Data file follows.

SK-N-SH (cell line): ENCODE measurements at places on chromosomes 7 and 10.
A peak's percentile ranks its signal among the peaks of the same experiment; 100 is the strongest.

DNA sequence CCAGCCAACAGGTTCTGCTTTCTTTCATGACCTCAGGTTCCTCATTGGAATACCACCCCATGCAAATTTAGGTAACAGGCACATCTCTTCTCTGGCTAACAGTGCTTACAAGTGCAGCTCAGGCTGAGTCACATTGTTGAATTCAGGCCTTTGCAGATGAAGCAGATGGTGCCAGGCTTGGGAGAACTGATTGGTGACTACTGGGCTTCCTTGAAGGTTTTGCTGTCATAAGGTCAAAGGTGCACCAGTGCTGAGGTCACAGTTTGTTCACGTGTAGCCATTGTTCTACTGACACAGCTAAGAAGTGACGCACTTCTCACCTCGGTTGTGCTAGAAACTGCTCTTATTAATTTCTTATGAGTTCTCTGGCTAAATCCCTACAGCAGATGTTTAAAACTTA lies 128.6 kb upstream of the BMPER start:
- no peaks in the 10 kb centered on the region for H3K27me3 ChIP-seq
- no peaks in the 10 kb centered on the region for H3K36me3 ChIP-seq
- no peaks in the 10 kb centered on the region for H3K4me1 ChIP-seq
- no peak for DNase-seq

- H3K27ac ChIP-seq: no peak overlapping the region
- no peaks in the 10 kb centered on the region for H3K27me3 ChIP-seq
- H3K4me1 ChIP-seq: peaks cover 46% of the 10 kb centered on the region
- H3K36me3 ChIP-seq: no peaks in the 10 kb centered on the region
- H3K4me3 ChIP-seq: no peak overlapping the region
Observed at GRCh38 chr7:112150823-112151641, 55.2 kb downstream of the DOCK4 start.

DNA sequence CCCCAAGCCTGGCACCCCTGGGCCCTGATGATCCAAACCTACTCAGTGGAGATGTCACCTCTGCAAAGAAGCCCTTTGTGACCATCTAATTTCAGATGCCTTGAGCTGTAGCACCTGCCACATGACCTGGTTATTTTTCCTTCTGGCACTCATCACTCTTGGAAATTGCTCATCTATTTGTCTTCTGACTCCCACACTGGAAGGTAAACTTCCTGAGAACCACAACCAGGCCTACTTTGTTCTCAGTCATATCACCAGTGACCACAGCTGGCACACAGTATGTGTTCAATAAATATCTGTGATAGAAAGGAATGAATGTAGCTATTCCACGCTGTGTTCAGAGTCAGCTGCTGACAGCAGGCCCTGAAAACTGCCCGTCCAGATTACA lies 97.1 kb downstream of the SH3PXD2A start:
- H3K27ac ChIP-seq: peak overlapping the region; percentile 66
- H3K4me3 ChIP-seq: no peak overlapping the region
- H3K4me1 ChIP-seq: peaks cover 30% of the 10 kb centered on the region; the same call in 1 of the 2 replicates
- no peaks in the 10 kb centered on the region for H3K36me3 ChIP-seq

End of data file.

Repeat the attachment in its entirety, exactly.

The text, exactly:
SK-N-SH (cell line): ENCODE measurements at places on chromosomes 7 and 10.
A peak's percentile ranks its signal among the peaks of the same experiment; 100 is the strongest.

DNA sequence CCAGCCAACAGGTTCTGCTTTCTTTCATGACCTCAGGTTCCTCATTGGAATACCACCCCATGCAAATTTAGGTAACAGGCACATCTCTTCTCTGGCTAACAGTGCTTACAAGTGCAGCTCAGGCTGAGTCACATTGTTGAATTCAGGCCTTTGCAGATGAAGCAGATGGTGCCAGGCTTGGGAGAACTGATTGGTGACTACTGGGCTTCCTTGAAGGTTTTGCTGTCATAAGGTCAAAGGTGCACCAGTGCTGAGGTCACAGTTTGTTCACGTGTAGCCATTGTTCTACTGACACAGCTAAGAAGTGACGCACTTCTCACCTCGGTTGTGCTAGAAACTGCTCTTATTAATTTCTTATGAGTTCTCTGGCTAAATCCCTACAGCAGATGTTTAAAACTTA lies 128.6 kb upstream of the BMPER start:
- no peaks in the 10 kb centered on the region for H3K27me3 ChIP-seq
- no peaks in the 10 kb centered on the region for H3K36me3 ChIP-seq
- no peaks in the 10 kb centered on the region for H3K4me1 ChIP-seq
- no peak for DNase-seq

- H3K27ac ChIP-seq: no peak overlapping the region
- no peaks in the 10 kb centered on the region for H3K27me3 ChIP-seq
- H3K4me1 ChIP-seq: peaks cover 46% of the 10 kb centered on the region
- H3K36me3 ChIP-seq: no peaks in the 10 kb centered on the region
- H3K4me3 ChIP-seq: no peak overlapping the region
Observed at GRCh38 chr7:112150823-112151641, 55.2 kb downstream of the DOCK4 start.

DNA sequence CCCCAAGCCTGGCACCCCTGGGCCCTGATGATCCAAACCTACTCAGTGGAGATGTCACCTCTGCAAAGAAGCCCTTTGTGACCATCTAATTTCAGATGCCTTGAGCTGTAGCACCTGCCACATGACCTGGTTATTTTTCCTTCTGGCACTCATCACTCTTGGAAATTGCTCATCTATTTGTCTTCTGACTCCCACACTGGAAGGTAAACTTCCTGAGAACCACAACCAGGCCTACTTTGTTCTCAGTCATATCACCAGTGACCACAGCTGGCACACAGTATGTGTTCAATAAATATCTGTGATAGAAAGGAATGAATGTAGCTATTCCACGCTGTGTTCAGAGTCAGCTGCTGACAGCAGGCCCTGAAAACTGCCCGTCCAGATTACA lies 97.1 kb downstream of the SH3PXD2A start:
- H3K27ac ChIP-seq: peak overlapping the region; percentile 66
- H3K4me3 ChIP-seq: no peak overlapping the region
- H3K4me1 ChIP-seq: peaks cover 30% of the 10 kb centered on the region; the same call in 1 of the 2 replicates
- no peaks in the 10 kb centered on the region for H3K36me3 ChIP-seq